April 11, 2015

Angels-on-a-pinpoint scholasticism

Comment on ‘The Bernanke-Summers imbroglio’


What is science?
“Research is in fact a continuous discussion of the consistency of theories: formal consistency insofar as the discussion relates to the logical cohesion of what is asserted in joint theories; material consistency insofar as the agreement of observations with theories is concerned.” (Klant, 1994, p. 31)

Everybody who looks at economics can convince himself that over more than 200 years economists have failed to produce a formally and materially consistent theory.

Currently, neither orthodox nor heterodox economists understand how the economy works. Worst of all, they cannot even tell the difference between income and profit. This, of course, is the very condition for a any meaningful discussion about any economic problem. What we have instead is a lively debate about nonentities like equilibrium or utility or rational expectation.

Scientifically, economics is in the Dark Ages and the Bernanke-Summers imbroglio is just another case of vacuous scholasticism.

Constructive Heterodoxy gets out of the intellectual Circus Maximus and comes to grips with the real world.

The correct relationship between profit, saving, investment and distributed profit is given with this formula.

The formula says that there is no such thing as an identity or equality or equilibrium of saving and investment, that is, the loanable funds story and all variants of IS-LM are untenable (for details see 2014).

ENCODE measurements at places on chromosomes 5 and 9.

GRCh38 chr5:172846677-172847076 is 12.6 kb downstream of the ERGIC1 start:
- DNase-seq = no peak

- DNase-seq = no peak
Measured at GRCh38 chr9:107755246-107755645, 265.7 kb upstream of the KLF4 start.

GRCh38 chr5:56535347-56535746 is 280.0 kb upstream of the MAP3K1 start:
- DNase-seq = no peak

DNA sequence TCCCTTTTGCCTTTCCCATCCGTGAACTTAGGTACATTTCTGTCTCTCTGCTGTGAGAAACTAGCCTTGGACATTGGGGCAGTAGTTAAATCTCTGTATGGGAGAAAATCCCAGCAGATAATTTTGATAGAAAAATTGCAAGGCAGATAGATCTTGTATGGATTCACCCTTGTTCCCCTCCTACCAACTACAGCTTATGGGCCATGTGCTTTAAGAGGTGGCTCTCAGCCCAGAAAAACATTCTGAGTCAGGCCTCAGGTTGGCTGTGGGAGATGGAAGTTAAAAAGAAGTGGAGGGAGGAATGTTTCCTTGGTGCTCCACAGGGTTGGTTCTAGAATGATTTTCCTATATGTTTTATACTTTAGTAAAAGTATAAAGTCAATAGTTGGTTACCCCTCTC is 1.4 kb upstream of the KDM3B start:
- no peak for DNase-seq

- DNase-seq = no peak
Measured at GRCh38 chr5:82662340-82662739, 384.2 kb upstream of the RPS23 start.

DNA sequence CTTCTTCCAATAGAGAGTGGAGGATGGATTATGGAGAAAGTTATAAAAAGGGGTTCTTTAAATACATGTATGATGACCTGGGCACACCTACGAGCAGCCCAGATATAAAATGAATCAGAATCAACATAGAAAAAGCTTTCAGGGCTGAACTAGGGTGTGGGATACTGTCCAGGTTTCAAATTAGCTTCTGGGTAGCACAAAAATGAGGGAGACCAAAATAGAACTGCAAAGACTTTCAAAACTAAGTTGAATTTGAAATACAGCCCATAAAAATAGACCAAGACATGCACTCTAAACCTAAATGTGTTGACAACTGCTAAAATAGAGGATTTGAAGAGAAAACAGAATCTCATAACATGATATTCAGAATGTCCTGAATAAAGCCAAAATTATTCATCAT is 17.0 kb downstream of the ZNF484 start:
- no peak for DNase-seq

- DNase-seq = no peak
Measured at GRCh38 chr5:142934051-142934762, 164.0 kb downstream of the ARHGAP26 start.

The correct relationship between employment, saving and investment is given with this formula.

This testable formula explains secular stagnation (for details, including the monetary / financial side, see 2015a; 2015b).

It is not too late for Bernanke and Summers to become scientists.

Egmont Kakarot-Handtke

Kakarot-Handtke, E. (2014). The Three Fatal Mistakes of Yesterday Economics: Profit, I=S, Employment. SSRN Working Paper Series, 2489792: 1–13. URL
Kakarot-Handtke, E. (2015a). Essentials of Constructive Heterodoxy: Employment. SSRN Working Paper Series, 2576867: 1–11. URL
Kakarot-Handtke, E. (2015b). Essentials of Constructive Heterodoxy: Money, Credit, Interest. SSRN Working Paper Series, 2569663: 1–19. URL
Klant, J. J. (1994). The Nature of Economic Thought. Aldershot, Brookfield, VT: Edward Elgar.